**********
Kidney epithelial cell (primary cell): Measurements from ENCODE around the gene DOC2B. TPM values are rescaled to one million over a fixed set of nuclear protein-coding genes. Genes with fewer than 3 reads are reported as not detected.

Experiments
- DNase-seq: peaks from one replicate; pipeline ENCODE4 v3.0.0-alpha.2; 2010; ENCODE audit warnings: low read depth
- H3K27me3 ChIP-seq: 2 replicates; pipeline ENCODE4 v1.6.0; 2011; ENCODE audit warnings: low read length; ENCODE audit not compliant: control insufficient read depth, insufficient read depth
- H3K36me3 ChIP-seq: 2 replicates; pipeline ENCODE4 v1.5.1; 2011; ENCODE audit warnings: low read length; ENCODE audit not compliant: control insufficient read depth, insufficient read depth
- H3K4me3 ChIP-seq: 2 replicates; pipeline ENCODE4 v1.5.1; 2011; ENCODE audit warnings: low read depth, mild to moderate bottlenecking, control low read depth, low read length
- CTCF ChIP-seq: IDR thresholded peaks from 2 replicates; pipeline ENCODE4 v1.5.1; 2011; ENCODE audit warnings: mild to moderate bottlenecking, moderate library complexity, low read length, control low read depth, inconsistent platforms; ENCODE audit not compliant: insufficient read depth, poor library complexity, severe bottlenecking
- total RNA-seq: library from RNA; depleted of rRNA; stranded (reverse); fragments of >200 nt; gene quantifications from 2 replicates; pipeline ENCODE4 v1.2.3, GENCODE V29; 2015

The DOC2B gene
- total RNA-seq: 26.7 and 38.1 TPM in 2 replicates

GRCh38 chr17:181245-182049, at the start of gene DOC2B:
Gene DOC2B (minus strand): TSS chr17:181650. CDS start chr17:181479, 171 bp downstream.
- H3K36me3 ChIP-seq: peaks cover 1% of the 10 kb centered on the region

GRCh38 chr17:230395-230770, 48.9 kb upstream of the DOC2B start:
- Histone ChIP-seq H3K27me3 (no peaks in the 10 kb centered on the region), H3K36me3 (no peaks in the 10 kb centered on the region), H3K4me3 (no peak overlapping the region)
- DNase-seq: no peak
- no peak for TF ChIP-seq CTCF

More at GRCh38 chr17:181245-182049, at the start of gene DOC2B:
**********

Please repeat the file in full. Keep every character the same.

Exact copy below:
Kidney epithelial cell (primary cell): Measurements from ENCODE around the gene DOC2B. TPM values are rescaled to one million over a fixed set of nuclear protein-coding genes. Genes with fewer than 3 reads are reported as not detected.

Experiments
- DNase-seq: peaks from one replicate; pipeline ENCODE4 v3.0.0-alpha.2; 2010; ENCODE audit warnings: low read depth
- H3K27me3 ChIP-seq: 2 replicates; pipeline ENCODE4 v1.6.0; 2011; ENCODE audit warnings: low read length; ENCODE audit not compliant: control insufficient read depth, insufficient read depth
- H3K36me3 ChIP-seq: 2 replicates; pipeline ENCODE4 v1.5.1; 2011; ENCODE audit warnings: low read length; ENCODE audit not compliant: control insufficient read depth, insufficient read depth
- H3K4me3 ChIP-seq: 2 replicates; pipeline ENCODE4 v1.5.1; 2011; ENCODE audit warnings: low read depth, mild to moderate bottlenecking, control low read depth, low read length
- CTCF ChIP-seq: IDR thresholded peaks from 2 replicates; pipeline ENCODE4 v1.5.1; 2011; ENCODE audit warnings: mild to moderate bottlenecking, moderate library complexity, low read length, control low read depth, inconsistent platforms; ENCODE audit not compliant: insufficient read depth, poor library complexity, severe bottlenecking
- total RNA-seq: library from RNA; depleted of rRNA; stranded (reverse); fragments of >200 nt; gene quantifications from 2 replicates; pipeline ENCODE4 v1.2.3, GENCODE V29; 2015

The DOC2B gene
- total RNA-seq: 26.7 and 38.1 TPM in 2 replicates

GRCh38 chr17:181245-182049, at the start of gene DOC2B:
Gene DOC2B (minus strand): TSS chr17:181650. CDS start chr17:181479, 171 bp downstream.
- H3K36me3 ChIP-seq: peaks cover 1% of the 10 kb centered on the region

GRCh38 chr17:230395-230770, 48.9 kb upstream of the DOC2B start:
- Histone ChIP-seq H3K27me3 (no peaks in the 10 kb centered on the region), H3K36me3 (no peaks in the 10 kb centered on the region), H3K4me3 (no peak overlapping the region)
- DNase-seq: no peak
- no peak for TF ChIP-seq CTCF

More at GRCh38 chr17:181245-182049, at the start of gene DOC2B: